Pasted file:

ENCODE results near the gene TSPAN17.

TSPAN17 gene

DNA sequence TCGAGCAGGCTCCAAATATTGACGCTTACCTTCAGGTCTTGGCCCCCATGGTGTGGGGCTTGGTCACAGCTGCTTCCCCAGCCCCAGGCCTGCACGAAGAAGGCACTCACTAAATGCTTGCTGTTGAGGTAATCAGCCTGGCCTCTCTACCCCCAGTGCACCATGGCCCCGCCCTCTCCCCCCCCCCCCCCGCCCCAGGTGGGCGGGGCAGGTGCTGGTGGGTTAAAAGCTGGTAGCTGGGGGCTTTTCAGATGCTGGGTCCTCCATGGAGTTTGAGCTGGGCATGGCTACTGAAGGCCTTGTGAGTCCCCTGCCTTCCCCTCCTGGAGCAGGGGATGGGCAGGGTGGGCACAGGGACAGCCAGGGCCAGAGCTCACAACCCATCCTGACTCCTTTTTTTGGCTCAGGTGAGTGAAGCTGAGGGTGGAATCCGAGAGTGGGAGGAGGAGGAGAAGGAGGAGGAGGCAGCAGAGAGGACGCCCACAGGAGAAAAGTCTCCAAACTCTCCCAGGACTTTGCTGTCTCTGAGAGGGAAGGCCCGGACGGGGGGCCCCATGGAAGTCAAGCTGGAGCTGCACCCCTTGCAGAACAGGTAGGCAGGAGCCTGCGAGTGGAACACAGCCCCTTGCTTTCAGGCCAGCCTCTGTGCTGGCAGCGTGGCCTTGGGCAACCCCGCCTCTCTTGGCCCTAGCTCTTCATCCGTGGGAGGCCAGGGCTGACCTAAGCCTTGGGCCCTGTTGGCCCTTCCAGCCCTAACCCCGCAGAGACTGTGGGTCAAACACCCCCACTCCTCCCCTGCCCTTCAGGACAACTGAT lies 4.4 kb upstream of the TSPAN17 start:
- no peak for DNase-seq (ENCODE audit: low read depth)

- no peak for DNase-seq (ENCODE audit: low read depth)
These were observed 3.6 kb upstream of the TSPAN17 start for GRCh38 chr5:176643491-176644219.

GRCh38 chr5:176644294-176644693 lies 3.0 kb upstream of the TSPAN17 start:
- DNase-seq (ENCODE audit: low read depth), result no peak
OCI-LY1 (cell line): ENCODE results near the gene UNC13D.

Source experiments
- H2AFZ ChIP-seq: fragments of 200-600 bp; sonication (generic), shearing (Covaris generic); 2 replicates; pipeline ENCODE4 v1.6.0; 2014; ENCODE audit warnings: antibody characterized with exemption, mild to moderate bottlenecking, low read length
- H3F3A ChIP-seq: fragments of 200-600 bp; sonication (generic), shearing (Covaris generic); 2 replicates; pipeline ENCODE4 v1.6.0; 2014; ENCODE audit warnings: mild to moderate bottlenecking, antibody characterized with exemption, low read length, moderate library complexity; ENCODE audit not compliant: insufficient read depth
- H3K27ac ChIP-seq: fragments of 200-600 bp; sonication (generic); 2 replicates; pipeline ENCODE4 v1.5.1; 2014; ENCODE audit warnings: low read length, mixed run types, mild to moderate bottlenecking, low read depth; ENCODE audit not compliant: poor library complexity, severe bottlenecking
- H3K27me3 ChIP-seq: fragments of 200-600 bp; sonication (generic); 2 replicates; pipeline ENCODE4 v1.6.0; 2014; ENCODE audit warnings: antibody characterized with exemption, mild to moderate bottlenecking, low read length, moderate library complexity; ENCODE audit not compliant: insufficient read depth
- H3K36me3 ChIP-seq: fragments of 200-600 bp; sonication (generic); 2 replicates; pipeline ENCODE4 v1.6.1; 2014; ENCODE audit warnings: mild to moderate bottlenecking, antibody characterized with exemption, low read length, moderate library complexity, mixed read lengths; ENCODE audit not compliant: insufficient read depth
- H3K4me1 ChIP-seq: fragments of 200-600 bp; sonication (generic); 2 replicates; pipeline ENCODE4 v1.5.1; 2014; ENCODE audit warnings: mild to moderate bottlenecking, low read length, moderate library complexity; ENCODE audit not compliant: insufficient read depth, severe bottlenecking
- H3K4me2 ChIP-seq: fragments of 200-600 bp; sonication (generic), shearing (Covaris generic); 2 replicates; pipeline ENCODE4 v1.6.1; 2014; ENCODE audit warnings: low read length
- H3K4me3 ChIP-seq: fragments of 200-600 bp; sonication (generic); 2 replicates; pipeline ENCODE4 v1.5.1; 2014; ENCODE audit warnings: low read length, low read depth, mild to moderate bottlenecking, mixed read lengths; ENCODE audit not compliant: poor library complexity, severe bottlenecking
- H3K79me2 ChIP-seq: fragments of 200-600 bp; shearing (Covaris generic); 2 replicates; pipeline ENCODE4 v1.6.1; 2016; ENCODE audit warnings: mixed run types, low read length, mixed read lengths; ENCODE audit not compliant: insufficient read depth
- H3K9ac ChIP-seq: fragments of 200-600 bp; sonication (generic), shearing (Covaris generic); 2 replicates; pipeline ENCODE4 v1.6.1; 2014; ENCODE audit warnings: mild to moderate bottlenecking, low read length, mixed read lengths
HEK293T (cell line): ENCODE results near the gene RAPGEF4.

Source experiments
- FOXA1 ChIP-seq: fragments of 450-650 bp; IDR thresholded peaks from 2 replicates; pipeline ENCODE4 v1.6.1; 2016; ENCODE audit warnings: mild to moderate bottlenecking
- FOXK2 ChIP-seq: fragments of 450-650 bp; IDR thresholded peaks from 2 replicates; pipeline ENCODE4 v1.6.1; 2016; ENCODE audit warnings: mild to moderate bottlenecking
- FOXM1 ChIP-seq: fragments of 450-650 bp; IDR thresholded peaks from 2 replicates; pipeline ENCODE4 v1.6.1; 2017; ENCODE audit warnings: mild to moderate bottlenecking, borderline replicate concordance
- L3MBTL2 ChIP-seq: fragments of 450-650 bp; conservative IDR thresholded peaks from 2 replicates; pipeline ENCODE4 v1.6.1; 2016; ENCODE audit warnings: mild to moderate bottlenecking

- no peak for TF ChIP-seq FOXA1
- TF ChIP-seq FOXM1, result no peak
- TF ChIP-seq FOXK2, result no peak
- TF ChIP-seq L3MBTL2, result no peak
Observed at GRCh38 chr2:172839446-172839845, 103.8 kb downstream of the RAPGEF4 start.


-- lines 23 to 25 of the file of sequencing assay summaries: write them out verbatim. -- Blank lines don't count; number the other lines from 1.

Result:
- FOXA1 ChIP-seq: fragments of 450-650 bp; IDR thresholded peaks from 2 replicates; pipeline ENCODE4 v1.6.1; 2016; ENCODE audit warnings: mild to moderate bottlenecking
- FOXK2 ChIP-seq: fragments of 450-650 bp; IDR thresholded peaks from 2 replicates; pipeline ENCODE4 v1.6.1; 2016; ENCODE audit warnings: mild to moderate bottlenecking
- FOXM1 ChIP-seq: fragments of 450-650 bp; IDR thresholded peaks from 2 replicates; pipeline ENCODE4 v1.6.1; 2017; ENCODE audit warnings: mild to moderate bottlenecking, borderline replicate concordance